I have the right …
- To take care of myself. This is not an act of selfishness. It will give me the capability of taking better care of the patient.
- To seek help from others even though my relatives/friends may object. I recognize the limits of my own endurance and strength.
- To maintain facets of my own life that do not include the person I care for, just as I would if he or she were healthy. I know that I do everything that I reasonably can for the patient, and I have the right to do some things just for myself.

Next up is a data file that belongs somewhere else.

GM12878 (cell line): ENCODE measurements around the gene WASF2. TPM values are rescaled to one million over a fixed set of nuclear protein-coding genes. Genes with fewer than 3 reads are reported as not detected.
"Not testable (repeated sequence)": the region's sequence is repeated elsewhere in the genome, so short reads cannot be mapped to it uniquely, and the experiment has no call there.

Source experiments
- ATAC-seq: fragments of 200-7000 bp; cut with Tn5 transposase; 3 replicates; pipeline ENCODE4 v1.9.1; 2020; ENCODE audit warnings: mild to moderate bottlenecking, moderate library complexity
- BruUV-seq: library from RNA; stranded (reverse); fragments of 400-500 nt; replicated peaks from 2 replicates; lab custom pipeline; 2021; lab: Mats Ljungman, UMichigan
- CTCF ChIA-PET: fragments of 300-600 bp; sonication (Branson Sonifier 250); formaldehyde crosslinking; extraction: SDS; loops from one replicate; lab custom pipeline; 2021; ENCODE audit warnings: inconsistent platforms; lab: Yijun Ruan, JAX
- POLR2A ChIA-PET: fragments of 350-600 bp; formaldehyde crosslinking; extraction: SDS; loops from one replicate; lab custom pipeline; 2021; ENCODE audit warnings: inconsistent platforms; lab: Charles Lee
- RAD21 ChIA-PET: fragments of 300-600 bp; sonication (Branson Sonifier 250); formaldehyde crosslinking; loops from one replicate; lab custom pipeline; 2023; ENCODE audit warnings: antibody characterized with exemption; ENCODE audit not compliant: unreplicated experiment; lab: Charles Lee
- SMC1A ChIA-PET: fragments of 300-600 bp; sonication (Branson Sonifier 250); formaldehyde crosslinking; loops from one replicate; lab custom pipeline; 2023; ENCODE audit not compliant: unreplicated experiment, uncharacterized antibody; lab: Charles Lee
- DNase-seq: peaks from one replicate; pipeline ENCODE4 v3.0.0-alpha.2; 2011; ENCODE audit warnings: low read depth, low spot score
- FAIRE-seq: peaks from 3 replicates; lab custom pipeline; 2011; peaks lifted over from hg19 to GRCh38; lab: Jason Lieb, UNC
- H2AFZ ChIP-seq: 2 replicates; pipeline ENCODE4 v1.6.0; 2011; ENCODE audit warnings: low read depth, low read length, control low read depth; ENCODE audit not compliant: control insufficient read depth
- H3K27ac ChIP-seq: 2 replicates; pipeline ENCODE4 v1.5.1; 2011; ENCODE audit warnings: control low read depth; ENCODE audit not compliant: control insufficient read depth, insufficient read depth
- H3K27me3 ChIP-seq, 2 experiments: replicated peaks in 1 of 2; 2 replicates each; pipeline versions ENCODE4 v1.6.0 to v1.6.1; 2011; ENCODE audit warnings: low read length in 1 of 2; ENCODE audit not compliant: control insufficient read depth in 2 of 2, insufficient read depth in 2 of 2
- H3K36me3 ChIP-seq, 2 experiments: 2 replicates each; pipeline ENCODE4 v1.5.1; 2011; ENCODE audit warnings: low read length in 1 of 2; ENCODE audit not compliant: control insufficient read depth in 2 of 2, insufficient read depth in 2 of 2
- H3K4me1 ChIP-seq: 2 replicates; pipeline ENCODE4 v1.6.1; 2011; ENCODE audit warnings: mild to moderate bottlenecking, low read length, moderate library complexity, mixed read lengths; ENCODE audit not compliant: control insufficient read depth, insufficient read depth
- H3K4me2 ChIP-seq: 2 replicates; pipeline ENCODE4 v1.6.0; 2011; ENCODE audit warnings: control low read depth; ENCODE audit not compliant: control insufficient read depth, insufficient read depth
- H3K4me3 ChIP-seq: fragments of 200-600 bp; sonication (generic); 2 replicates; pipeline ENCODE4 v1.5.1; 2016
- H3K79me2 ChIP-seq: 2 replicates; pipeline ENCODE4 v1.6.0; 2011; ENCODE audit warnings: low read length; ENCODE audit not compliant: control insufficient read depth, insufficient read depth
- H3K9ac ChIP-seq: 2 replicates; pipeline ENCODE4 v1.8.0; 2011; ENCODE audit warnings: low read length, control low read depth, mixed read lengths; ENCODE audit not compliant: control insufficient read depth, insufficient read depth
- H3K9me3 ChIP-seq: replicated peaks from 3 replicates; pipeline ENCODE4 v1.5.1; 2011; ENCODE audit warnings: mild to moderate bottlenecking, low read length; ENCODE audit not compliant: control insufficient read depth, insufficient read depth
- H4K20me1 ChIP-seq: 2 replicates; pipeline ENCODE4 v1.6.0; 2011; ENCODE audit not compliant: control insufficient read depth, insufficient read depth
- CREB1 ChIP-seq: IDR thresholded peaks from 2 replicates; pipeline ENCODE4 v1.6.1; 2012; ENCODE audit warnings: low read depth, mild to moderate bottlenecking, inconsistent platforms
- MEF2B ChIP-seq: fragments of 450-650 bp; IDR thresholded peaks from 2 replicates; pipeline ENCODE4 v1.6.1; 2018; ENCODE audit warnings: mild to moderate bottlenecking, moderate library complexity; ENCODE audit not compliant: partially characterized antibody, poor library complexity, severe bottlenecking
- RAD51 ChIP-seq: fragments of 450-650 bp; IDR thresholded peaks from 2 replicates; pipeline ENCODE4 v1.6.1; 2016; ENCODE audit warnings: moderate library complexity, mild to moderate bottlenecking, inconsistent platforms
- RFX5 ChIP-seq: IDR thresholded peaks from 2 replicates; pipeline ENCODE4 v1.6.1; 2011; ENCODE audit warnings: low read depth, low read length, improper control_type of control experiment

- To get angry, be depressed and express other difficult feelings occasionally.
- To reject any attempts by my relative/friend (either conscious or unconscious) to manipulate me through guilt and/or depression.
- To receive consideration, affection, forgiveness and acceptance for what I do for the patient as long as I offer these qualities in return.
- To take pride in what I am accomplishing and to applaud the courage it has sometimes taken to meet the needs of the patient.
- To protect my individuality and my right to make a life for myself that will sustain me in the time when the patient no longer needs my help.
*Adapted from Today’s Caregiver Magazine